WASHINGTON (Reuters) - Across-the-board spending reductions on January 2 would cut the Pentagon’s funding by $54.7 billion in fiscal year 2013, reducing the readiness of non-deployed units, delaying investment in new equipment and weakening research programs, according to a new White House report.
A long-awaited report by the White House Office of Management and Budget said that $15.3 billion of that total would come from Pentagon procurement accounts and $7.48 billion from research and development programs.
An additional $26.4 billion would come from the Pentagon’s total operations and maintenance accounts which fund the daily operations of the U.S. military, the report said.
Detailed tables provided the first detailed look at how the reductions would affect individual parts of the U.S. Defense Department’s budget, including the following cuts:
- $2.24 billion from Navy aircraft procurement accounts, used to fund early production of Lockheed Martin Corp’s F-35 Joint Strike Fighter and additional purchases of the V-22 tiltrotor aircraft built by Boeing Co and Textron Inc’s Bell Helicopter unit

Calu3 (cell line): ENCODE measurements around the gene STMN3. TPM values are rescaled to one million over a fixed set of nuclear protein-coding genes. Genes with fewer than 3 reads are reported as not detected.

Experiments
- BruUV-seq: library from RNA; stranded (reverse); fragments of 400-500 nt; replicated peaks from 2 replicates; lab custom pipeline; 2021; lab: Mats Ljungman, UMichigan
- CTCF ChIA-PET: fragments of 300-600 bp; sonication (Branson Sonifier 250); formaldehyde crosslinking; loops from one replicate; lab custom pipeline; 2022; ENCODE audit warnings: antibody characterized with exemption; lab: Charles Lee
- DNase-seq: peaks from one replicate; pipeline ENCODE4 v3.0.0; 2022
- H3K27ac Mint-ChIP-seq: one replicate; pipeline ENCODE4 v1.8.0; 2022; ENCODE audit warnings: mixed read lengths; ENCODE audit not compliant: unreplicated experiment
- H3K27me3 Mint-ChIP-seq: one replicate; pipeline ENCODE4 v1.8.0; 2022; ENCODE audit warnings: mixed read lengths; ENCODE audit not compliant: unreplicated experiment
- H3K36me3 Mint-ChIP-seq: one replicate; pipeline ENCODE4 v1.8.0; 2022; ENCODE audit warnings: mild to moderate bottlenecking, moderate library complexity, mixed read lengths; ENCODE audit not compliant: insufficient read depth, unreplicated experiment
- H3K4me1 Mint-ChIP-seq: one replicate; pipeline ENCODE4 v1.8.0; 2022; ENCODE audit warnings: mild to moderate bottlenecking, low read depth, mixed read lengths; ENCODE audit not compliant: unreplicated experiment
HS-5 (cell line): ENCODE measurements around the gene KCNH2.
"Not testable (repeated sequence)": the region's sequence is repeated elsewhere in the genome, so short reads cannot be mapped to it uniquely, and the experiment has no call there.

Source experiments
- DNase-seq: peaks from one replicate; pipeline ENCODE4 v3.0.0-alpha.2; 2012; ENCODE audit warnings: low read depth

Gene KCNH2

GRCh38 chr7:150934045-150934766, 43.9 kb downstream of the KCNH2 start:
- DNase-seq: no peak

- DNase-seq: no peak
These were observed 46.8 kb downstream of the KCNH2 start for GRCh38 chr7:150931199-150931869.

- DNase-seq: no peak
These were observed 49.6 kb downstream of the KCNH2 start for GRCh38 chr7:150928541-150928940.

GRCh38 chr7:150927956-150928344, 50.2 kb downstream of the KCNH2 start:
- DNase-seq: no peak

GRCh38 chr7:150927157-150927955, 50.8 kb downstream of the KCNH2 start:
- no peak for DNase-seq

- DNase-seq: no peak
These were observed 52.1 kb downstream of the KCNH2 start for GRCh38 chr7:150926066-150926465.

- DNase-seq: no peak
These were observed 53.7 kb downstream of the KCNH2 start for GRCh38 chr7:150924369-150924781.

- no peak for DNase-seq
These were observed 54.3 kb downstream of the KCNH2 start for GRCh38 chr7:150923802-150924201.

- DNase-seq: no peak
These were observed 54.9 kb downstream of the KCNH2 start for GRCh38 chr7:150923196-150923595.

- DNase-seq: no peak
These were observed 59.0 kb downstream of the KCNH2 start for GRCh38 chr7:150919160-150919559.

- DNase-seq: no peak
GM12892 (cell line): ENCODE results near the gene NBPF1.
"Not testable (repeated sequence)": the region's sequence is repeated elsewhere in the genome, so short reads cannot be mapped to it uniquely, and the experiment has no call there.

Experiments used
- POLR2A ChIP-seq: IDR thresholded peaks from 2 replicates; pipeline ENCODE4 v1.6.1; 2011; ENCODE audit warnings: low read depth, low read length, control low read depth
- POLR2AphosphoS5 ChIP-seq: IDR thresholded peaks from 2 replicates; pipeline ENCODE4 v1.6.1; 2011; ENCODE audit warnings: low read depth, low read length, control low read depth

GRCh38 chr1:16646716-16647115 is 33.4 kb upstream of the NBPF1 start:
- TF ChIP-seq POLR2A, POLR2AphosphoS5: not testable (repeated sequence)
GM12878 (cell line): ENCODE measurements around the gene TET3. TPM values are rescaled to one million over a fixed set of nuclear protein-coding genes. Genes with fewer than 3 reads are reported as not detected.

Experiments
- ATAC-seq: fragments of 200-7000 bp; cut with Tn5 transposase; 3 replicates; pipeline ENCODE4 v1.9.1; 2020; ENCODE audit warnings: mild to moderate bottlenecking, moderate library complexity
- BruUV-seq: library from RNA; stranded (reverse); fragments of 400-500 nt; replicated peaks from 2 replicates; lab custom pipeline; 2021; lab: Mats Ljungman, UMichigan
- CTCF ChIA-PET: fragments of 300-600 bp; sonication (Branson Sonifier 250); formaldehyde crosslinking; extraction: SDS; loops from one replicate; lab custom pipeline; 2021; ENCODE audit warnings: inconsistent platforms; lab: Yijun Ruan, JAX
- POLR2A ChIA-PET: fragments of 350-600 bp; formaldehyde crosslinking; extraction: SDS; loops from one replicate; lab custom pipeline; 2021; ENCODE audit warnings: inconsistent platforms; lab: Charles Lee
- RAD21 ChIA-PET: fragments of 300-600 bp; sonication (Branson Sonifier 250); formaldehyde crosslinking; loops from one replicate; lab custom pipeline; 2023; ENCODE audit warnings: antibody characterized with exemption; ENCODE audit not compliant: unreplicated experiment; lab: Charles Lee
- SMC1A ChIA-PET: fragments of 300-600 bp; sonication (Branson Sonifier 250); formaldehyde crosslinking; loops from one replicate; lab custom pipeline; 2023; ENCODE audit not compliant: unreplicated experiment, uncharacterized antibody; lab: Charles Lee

- $2.14 billion from Navy shipbuilding accounts, used to fund work on a new aircraft carrier being built by Huntington Ingalls Industries, nuclear submarines and destroyers, also built by Huntington Ingalls and General Dynamics Corp
- $843 million from Army aircraft procurement, which could hit some big helicopter buys from Boeing and Sikorsky Aircraft, unit of United Technologies Corp
- $1.25 billion from other Army procurement accounts
- $2.01 billion from the Air Force aircraft procurement account, a large chunk of which was to be used for F-35 purchases
- $2.23 billion in other Air Force procurement accounts, money spent on classified weapons programs
- Of the total $26.4 billion in operations and maintenance cuts, $3.27 billion would come from the Pentagon’s health program
- $4.29 billion from Navy operations and maintenance accounts
- $6.87 billion from Army operations accounts
- $4.27 billion from Air Force operations accounts
- $1.33 billion from the Pentagon’s fund for helping Afghanistan develop its own security forces.
Reporting by Andrea Shalal-Esa; Editing by James Dalgleish